The film reveals to us the horrors of the tribal raid through the character of a
Kashmiri woman, Shabbo. The film opens with Shabbo mourning the death of her
infant, sitting amidst ruins and the destruction wrought at the hands of the tribesmen.
The commentary informs the audience, 'Death and destruction, hate and fear, these
were the gifts of raiders from Pakistan brought to the people of Kashmir'. The film then goes into flashback painting a portrait of an idyllic village life in Kashmir. The
commentary in the film highlights the struggles of the Kashmiri workers and peasantry, and eulogizes Sheikh Abdullah as a revolutionary leader:
Sheikh saheb's arrival sent a thrill through the village ... there was an air of
expectancy. A movement was being launched demanding a popular government
and economic reforms for the peasants .... Sitting in the cool shade of the
Cyprus trees, she had heard her revered leader tell them that they must win the
power with which to build a new life, that they must never despair, that victory
would ultimately be theirs. The peasants of the Kashmir valley had suffered
much and at times it looked as if their fate would never change. With Sher-i-
Kashmir amongst them their determination grew to end the rotten state of affairs
in their land ... .
This idyllic village life is disrupted with the attack of the tribesmen. Scenes of plunder follow, and the entire village is razed to the ground. This is followed by documentary National Conference voluntary militia, portraying the resistance offered
to the tribesmen by the people of Kashmir. Images of workers, the children's army ('Bal Sena') and the women's militia, marching and carrying banners, 'Shahidani Kashmir Zindabad ['Long Live the martyrs of Kashmir'] - Silk Weaving Factory Workers Union, Raj Bagh', and 'We will defend our motherland with our young blood- Bal Sena', are inter-cut with images of Sheikh Abdullah paying his respects to the 'martyrs'. The commentary speaks of hope and freedom in the framework of socialism as images of Abdullah and Nehru roll on the screen:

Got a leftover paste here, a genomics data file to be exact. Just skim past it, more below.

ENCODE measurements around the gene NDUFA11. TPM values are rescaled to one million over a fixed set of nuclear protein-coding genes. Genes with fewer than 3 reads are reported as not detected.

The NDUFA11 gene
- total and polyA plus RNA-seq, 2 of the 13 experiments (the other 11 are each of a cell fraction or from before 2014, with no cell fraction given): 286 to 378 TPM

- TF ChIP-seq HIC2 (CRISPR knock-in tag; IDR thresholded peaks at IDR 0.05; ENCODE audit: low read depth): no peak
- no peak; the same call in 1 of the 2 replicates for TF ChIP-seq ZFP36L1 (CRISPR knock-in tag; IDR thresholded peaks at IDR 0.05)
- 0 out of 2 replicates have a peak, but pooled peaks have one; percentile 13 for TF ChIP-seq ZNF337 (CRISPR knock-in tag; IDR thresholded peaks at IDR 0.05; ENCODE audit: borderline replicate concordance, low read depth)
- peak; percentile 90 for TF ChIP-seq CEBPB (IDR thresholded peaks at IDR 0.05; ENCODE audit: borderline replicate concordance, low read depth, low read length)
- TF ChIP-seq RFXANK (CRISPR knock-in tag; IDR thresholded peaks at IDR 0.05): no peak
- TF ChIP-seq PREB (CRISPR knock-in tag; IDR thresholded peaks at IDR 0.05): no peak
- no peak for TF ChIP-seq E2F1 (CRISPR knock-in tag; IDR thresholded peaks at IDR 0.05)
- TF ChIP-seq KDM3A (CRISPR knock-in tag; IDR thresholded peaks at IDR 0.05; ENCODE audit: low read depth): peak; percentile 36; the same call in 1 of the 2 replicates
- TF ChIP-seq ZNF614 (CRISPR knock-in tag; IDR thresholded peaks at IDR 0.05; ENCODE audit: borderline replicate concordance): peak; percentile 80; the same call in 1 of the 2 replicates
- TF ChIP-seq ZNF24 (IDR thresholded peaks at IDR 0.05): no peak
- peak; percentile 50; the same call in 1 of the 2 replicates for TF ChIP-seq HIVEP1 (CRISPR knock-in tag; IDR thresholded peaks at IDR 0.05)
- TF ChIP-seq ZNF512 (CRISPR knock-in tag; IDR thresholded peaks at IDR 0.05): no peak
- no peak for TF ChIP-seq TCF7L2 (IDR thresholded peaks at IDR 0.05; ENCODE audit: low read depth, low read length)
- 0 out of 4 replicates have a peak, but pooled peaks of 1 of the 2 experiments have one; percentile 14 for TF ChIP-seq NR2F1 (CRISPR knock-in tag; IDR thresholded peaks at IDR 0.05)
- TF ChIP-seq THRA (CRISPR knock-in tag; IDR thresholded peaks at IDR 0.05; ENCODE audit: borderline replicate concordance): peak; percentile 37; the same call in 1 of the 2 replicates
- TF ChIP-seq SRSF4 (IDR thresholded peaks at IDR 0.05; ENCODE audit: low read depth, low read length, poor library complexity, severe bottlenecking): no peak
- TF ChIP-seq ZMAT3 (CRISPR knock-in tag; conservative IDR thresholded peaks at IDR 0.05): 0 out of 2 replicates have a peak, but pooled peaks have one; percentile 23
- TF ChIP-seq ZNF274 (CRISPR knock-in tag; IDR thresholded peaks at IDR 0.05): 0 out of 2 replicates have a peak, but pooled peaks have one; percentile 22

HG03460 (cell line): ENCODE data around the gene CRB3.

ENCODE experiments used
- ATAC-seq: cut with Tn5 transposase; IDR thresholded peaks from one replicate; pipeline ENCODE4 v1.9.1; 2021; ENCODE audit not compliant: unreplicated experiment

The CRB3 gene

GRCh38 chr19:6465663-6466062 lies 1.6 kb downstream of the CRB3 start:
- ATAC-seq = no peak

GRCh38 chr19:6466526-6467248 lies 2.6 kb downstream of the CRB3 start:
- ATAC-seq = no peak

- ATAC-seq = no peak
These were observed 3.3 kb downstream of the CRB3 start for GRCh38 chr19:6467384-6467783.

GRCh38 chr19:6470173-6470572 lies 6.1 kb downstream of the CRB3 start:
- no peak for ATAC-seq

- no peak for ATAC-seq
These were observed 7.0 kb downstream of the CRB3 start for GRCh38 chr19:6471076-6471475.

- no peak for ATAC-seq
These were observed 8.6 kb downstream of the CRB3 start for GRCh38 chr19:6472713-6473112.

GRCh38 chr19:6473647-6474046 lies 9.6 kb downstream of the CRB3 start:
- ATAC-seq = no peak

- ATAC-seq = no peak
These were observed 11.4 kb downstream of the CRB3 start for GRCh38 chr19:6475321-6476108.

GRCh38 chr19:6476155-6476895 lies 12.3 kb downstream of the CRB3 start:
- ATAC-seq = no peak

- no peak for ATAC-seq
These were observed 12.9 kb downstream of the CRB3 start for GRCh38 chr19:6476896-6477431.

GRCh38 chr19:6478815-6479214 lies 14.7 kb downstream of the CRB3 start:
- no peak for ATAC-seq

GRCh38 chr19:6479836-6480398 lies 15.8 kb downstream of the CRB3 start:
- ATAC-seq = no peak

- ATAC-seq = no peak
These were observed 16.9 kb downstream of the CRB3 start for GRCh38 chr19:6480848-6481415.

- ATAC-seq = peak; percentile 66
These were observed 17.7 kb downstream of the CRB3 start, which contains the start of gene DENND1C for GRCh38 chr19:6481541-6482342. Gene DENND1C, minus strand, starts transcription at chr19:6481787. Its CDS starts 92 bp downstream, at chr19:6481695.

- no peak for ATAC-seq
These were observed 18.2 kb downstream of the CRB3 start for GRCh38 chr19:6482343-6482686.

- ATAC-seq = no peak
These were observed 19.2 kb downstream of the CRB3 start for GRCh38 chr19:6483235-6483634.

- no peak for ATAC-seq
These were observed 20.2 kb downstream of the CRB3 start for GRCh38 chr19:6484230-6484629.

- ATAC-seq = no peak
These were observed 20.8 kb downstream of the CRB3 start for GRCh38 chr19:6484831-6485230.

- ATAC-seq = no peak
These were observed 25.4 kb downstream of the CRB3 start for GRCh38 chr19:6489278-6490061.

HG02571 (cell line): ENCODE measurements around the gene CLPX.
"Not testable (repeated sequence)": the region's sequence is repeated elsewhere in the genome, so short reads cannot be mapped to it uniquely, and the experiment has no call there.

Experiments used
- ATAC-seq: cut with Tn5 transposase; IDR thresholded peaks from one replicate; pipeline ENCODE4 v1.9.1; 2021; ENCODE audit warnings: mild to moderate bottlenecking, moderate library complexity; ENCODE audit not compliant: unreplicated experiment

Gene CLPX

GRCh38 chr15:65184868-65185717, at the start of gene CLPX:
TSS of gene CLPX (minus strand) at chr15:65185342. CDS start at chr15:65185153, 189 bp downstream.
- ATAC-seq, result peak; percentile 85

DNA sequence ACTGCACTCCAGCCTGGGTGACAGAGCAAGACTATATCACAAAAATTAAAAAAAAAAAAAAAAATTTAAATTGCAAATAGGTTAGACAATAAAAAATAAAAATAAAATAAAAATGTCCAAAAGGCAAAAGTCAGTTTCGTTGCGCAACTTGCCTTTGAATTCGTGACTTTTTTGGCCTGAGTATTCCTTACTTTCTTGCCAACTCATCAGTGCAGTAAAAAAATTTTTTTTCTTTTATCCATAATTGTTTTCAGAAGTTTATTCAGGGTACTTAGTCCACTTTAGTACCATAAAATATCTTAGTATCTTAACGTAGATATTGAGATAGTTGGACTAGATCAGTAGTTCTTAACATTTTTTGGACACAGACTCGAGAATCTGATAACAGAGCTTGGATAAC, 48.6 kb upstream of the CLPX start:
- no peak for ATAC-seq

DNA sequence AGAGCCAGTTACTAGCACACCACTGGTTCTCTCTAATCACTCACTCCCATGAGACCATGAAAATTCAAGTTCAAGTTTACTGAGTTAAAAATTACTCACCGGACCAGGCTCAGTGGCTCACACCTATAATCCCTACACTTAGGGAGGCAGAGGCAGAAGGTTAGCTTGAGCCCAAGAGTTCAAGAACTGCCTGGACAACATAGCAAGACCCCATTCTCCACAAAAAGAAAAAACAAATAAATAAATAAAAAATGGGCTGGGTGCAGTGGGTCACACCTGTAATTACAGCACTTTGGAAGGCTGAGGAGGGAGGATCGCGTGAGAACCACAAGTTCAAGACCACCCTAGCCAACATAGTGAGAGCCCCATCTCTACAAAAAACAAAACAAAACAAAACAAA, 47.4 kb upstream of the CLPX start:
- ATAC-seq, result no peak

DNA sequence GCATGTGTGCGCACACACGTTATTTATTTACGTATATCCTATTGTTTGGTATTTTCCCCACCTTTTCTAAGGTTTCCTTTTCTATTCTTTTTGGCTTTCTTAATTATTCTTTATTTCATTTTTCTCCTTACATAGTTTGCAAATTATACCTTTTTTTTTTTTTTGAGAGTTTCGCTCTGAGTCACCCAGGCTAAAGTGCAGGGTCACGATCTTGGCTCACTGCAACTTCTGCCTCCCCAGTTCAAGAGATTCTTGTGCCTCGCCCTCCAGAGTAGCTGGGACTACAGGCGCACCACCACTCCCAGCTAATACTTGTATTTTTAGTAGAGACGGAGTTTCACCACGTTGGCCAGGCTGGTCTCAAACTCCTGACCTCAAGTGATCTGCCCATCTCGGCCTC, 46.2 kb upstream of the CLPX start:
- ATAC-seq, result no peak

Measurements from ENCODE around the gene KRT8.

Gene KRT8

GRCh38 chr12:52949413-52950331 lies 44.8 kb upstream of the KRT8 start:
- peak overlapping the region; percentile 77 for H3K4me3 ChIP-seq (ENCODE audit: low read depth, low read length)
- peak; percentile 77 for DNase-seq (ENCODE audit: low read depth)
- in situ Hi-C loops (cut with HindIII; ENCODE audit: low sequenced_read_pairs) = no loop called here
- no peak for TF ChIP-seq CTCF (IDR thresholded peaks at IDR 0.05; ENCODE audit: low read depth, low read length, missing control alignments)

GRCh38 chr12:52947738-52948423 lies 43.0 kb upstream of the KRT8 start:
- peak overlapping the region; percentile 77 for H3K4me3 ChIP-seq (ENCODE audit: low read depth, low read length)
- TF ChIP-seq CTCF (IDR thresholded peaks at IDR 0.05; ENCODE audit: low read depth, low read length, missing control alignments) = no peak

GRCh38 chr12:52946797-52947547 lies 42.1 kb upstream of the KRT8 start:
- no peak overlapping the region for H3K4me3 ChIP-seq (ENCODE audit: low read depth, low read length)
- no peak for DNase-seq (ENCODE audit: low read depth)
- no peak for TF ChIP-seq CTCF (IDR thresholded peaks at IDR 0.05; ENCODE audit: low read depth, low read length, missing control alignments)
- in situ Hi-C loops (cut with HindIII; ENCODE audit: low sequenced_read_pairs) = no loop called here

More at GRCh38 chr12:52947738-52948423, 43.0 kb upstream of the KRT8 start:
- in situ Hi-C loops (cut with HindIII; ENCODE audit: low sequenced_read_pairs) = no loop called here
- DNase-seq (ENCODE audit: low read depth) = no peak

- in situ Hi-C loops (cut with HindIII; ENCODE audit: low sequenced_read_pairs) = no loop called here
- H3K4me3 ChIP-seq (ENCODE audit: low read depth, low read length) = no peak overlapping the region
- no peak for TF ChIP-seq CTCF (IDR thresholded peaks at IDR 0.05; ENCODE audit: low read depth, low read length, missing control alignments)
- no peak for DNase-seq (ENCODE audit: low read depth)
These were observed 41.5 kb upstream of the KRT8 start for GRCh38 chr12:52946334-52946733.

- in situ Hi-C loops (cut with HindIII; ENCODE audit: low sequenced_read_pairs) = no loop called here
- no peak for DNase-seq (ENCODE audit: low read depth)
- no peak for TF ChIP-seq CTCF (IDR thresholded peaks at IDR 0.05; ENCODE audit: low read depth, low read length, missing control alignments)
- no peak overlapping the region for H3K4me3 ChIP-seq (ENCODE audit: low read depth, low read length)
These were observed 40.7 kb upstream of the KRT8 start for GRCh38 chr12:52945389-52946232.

The Kashmir of tomorrow is taking shape today. Men, women and children all
of them have a part to play. The masses of Kashmir have found their soul. Bent
backs are no longer bent, eyes doused by poverty are aglow. The old hates have
dissolved. A new comradeship had evolved between worker, peasant, and
intellectual. Freedom has begun to find its roots. Yes, a new Kashmir is rising
from the rubble heaps. It is the Kashmir ofShabbo's dreams. Her son is dead but
there are millions of other sons of Kashmir who will defend their new won
freedom, till their fertile field, and finally reap the rich harvest. An ugly chapter
has ended. A new age has begun.
The question of the conditional and contested accession of Kashmir to India is not
represented in this film, and instead, Kashmir's past and present are intrinsically woven with the future of a socialist India.
Donnabelle Garga has also sent some wonderful photos of Achala Sachdev (1920-2012) in 'Storm over Kashmir'. Her film career continued until 1995, when she played Kajol's grandmother in 'Dilwale Dulhania Le Jayenge'.